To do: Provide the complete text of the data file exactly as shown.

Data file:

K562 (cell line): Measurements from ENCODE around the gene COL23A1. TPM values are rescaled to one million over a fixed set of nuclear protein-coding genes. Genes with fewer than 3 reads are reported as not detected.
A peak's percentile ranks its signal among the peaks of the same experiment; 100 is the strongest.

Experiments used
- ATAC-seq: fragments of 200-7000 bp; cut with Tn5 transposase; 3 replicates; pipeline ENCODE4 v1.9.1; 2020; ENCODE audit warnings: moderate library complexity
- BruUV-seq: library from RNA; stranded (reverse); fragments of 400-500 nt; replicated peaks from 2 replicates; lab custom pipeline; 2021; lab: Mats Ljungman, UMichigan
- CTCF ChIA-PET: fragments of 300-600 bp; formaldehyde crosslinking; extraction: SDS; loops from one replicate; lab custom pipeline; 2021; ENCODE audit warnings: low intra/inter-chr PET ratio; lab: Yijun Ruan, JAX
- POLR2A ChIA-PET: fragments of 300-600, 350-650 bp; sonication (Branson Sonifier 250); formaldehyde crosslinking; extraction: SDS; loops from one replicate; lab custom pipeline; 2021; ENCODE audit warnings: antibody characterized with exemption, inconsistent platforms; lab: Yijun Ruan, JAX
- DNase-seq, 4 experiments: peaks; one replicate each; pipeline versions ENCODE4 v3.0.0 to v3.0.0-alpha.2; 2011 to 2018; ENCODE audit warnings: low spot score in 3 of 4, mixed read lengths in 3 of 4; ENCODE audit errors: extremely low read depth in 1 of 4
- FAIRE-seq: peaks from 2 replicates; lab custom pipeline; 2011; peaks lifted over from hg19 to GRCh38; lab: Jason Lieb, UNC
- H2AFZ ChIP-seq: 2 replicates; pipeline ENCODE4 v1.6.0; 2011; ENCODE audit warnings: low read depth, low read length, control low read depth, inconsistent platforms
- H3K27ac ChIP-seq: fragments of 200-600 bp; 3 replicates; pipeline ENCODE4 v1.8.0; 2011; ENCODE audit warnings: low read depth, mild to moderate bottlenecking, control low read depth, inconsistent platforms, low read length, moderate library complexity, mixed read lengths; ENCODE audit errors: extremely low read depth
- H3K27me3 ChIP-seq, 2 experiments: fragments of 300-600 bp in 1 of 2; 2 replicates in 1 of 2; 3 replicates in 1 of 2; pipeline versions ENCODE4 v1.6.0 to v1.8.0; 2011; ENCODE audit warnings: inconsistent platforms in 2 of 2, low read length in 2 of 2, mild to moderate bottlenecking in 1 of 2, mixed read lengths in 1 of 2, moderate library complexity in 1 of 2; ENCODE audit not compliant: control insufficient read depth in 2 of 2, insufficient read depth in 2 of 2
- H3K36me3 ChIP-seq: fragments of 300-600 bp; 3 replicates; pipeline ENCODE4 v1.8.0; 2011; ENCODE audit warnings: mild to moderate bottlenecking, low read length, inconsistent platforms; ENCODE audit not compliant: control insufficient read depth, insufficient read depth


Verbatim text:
K562 (cell line): Measurements from ENCODE around the gene COL23A1. TPM values are rescaled to one million over a fixed set of nuclear protein-coding genes. Genes with fewer than 3 reads are reported as not detected.
A peak's percentile ranks its signal among the peaks of the same experiment; 100 is the strongest.

Experiments used
- ATAC-seq: fragments of 200-7000 bp; cut with Tn5 transposase; 3 replicates; pipeline ENCODE4 v1.9.1; 2020; ENCODE audit warnings: moderate library complexity
- BruUV-seq: library from RNA; stranded (reverse); fragments of 400-500 nt; replicated peaks from 2 replicates; lab custom pipeline; 2021; lab: Mats Ljungman, UMichigan
- CTCF ChIA-PET: fragments of 300-600 bp; formaldehyde crosslinking; extraction: SDS; loops from one replicate; lab custom pipeline; 2021; ENCODE audit warnings: low intra/inter-chr PET ratio; lab: Yijun Ruan, JAX
- POLR2A ChIA-PET: fragments of 300-600, 350-650 bp; sonication (Branson Sonifier 250); formaldehyde crosslinking; extraction: SDS; loops from one replicate; lab custom pipeline; 2021; ENCODE audit warnings: antibody characterized with exemption, inconsistent platforms; lab: Yijun Ruan, JAX
- DNase-seq, 4 experiments: peaks; one replicate each; pipeline versions ENCODE4 v3.0.0 to v3.0.0-alpha.2; 2011 to 2018; ENCODE audit warnings: low spot score in 3 of 4, mixed read lengths in 3 of 4; ENCODE audit errors: extremely low read depth in 1 of 4
- FAIRE-seq: peaks from 2 replicates; lab custom pipeline; 2011; peaks lifted over from hg19 to GRCh38; lab: Jason Lieb, UNC
- H2AFZ ChIP-seq: 2 replicates; pipeline ENCODE4 v1.6.0; 2011; ENCODE audit warnings: low read depth, low read length, control low read depth, inconsistent platforms
- H3K27ac ChIP-seq: fragments of 200-600 bp; 3 replicates; pipeline ENCODE4 v1.8.0; 2011; ENCODE audit warnings: low read depth, mild to moderate bottlenecking, control low read depth, inconsistent platforms, low read length, moderate library complexity, mixed read lengths; ENCODE audit errors: extremely low read depth
- H3K27me3 ChIP-seq, 2 experiments: fragments of 300-600 bp in 1 of 2; 2 replicates in 1 of 2; 3 replicates in 1 of 2; pipeline versions ENCODE4 v1.6.0 to v1.8.0; 2011; ENCODE audit warnings: inconsistent platforms in 2 of 2, low read length in 2 of 2, mild to moderate bottlenecking in 1 of 2, mixed read lengths in 1 of 2, moderate library complexity in 1 of 2; ENCODE audit not compliant: control insufficient read depth in 2 of 2, insufficient read depth in 2 of 2
- H3K36me3 ChIP-seq: fragments of 300-600 bp; 3 replicates; pipeline ENCODE4 v1.8.0; 2011; ENCODE audit warnings: mild to moderate bottlenecking, low read length, inconsistent platforms; ENCODE audit not compliant: control insufficient read depth, insufficient read depth